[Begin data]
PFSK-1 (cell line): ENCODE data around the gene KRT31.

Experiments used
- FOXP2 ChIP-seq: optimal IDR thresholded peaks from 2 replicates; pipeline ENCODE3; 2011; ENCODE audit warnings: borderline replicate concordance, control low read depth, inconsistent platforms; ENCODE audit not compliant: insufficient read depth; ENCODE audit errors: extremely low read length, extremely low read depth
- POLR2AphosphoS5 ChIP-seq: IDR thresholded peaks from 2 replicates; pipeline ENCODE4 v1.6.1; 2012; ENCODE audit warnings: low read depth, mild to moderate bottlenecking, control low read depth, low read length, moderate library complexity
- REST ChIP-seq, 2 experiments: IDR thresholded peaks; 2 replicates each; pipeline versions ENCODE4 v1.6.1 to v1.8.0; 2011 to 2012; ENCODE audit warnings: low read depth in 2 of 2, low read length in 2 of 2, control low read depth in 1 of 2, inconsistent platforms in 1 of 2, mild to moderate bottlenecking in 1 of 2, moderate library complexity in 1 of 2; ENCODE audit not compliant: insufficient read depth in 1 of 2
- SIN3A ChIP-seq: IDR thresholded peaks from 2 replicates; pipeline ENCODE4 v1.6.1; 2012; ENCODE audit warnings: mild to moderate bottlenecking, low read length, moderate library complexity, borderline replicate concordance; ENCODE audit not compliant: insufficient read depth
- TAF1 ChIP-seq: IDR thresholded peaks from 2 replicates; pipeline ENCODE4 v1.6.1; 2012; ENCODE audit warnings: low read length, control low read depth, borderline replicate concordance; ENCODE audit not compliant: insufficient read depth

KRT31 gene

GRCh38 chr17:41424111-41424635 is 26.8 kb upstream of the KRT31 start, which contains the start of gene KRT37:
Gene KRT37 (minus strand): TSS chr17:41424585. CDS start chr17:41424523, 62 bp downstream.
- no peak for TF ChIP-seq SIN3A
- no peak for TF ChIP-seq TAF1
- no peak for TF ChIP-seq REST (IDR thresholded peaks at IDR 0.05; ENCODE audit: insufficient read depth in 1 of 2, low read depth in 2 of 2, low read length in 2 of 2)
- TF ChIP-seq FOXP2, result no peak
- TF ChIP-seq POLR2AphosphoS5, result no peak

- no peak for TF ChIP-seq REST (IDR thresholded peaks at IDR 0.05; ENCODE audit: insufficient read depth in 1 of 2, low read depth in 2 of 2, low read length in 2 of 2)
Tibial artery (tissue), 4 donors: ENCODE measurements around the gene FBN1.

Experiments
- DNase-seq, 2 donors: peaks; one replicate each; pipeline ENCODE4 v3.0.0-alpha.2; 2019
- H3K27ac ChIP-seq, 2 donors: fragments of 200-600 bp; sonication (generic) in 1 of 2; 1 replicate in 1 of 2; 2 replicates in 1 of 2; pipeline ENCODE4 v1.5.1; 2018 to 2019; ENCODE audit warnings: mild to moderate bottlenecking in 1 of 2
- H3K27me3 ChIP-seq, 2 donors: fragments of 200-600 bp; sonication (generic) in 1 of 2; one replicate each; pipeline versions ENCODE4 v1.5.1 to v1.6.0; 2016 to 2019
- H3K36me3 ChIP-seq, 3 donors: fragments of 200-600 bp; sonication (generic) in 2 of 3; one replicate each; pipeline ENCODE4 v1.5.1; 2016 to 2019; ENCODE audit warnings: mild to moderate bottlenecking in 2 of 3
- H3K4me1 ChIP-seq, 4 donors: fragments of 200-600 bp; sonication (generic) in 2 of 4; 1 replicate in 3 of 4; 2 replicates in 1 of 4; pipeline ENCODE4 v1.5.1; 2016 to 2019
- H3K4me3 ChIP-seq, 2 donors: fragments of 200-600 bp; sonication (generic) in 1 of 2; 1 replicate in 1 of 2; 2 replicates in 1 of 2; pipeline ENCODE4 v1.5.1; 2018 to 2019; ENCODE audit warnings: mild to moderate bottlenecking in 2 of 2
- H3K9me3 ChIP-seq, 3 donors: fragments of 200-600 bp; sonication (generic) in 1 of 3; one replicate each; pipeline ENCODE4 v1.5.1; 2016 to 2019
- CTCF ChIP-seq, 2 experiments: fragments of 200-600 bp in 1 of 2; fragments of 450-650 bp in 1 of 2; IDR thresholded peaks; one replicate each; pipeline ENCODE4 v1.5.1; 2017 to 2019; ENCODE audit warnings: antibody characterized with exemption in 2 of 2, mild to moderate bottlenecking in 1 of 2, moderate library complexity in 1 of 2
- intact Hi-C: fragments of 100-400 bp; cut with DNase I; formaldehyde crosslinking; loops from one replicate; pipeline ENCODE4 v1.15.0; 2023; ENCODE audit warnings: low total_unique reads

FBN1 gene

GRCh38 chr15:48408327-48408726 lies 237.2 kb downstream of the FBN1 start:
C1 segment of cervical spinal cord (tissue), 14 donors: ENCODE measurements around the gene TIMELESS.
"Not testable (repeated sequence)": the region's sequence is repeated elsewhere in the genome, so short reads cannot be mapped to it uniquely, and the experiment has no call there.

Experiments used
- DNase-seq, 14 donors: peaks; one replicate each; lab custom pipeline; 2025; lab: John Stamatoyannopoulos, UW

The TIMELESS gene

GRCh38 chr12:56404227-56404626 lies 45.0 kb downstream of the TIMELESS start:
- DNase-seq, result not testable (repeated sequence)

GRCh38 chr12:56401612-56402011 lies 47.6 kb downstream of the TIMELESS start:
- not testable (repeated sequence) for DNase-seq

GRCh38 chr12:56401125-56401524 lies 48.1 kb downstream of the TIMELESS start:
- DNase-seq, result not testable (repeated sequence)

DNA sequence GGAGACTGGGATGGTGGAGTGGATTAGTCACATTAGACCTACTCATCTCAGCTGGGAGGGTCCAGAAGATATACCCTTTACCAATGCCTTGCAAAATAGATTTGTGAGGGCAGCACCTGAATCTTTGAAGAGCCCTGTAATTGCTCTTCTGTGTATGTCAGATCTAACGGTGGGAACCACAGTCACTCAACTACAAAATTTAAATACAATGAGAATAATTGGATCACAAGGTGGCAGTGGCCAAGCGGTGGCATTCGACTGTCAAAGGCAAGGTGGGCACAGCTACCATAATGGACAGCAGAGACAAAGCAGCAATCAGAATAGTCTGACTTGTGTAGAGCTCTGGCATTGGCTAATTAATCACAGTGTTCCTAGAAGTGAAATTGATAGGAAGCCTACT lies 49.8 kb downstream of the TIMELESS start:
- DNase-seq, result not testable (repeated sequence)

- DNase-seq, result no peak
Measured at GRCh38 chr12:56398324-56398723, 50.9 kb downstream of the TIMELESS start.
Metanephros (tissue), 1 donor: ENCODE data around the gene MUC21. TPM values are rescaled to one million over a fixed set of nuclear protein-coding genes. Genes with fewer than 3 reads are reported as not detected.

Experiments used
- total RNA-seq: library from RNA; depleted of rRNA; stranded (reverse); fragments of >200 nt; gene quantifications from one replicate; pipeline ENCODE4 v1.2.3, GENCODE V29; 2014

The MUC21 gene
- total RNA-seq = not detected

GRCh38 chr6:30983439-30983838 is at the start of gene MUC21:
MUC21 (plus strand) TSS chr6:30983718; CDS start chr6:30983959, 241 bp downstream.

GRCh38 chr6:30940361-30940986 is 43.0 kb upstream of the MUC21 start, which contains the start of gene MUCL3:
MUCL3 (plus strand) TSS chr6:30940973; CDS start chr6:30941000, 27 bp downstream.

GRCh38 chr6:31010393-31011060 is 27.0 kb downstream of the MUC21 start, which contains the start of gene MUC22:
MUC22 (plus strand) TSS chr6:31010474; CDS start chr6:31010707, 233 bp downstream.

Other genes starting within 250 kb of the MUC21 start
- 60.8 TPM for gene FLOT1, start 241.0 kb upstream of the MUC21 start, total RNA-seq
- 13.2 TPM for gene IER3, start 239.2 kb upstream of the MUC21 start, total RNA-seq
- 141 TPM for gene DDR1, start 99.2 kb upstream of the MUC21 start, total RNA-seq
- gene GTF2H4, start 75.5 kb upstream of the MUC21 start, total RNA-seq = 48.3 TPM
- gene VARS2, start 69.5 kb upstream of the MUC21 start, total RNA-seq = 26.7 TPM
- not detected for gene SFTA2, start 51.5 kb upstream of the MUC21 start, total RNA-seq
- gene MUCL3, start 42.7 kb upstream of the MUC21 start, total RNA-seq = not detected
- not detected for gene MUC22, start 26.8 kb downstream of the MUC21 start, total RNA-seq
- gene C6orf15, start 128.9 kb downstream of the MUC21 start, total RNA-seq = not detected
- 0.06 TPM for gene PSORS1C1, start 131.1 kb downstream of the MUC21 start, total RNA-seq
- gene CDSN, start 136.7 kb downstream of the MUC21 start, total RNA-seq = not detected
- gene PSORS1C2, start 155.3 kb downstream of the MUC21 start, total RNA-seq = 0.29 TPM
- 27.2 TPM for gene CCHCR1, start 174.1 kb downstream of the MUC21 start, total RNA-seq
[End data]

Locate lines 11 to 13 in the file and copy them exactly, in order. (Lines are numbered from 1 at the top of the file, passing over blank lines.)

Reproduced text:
- no peak for TF ChIP-seq SIN3A
- no peak for TF ChIP-seq TAF1
- no peak for TF ChIP-seq REST (IDR thresholded peaks at IDR 0.05; ENCODE audit: insufficient read depth in 1 of 2, low read depth in 2 of 2, low read length in 2 of 2)